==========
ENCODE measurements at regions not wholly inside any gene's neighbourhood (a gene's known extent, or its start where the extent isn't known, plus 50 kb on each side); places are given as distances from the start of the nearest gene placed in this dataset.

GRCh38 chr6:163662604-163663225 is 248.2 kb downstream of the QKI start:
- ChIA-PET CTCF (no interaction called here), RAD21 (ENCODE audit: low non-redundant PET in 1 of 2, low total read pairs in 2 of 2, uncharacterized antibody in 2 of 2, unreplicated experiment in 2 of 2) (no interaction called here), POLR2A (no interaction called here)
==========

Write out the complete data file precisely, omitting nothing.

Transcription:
ENCODE measurements at regions not wholly inside any gene's neighbourhood (a gene's known extent, or its start where the extent isn't known, plus 50 kb on each side); places are given as distances from the start of the nearest gene placed in this dataset.

GRCh38 chr6:163662604-163663225 is 248.2 kb downstream of the QKI start:
- ChIA-PET CTCF (no interaction called here), RAD21 (ENCODE audit: low non-redundant PET in 1 of 2, low total read pairs in 2 of 2, uncharacterized antibody in 2 of 2, unreplicated experiment in 2 of 2) (no interaction called here), POLR2A (no interaction called here)